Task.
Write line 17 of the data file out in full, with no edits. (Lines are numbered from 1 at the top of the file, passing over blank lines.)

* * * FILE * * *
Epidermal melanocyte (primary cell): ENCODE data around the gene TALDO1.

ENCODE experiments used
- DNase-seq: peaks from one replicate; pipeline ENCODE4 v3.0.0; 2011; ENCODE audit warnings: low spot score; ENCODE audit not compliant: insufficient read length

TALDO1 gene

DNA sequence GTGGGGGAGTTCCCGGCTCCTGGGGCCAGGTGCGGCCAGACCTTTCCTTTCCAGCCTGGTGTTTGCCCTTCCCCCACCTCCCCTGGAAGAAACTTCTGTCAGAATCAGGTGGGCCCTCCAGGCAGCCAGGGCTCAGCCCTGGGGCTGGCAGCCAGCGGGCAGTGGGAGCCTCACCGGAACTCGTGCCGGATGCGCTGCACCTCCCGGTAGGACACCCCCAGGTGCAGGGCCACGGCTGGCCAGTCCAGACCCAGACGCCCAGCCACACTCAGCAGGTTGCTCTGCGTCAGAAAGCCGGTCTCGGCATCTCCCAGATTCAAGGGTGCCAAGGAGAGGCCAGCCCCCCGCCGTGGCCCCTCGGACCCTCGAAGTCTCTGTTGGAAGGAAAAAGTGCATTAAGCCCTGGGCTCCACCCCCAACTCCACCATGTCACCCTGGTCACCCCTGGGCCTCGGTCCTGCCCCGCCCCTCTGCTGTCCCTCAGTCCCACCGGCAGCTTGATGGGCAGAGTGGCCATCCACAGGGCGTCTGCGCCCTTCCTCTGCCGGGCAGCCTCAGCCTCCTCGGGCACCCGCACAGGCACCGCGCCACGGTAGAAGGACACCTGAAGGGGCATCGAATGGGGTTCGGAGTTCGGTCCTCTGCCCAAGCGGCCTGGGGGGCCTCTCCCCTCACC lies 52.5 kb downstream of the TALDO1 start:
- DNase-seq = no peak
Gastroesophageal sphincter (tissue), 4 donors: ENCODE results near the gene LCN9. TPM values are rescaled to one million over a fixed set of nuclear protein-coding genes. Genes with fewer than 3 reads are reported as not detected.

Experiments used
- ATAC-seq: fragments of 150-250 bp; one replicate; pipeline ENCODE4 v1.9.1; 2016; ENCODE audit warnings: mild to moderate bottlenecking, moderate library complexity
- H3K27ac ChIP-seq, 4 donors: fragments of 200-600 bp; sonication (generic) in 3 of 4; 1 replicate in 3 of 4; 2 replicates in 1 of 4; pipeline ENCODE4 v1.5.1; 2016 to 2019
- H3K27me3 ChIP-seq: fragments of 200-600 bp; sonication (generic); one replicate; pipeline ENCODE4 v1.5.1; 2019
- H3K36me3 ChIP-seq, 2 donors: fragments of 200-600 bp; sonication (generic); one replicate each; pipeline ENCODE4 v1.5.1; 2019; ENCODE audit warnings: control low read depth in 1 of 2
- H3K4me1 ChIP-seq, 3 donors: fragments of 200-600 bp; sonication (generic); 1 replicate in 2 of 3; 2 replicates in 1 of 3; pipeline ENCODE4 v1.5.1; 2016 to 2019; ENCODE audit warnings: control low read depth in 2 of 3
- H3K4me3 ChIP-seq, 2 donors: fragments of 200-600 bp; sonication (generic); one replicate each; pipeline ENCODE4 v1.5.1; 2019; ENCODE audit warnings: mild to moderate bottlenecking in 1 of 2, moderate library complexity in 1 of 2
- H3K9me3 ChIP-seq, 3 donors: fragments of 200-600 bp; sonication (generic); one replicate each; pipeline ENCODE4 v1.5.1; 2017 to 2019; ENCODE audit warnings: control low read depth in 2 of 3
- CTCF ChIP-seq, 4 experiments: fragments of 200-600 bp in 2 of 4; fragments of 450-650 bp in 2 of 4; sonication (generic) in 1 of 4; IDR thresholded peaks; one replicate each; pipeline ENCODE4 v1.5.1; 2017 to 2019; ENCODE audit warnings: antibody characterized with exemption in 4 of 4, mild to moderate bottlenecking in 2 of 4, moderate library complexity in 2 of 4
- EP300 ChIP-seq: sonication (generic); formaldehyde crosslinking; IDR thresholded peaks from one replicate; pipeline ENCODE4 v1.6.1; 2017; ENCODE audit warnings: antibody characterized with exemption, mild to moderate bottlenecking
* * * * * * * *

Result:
- EP300 ChIP-seq: sonication (generic); formaldehyde crosslinking; IDR thresholded peaks from one replicate; pipeline ENCODE4 v1.6.1; 2017; ENCODE audit warnings: antibody characterized with exemption, mild to moderate bottlenecking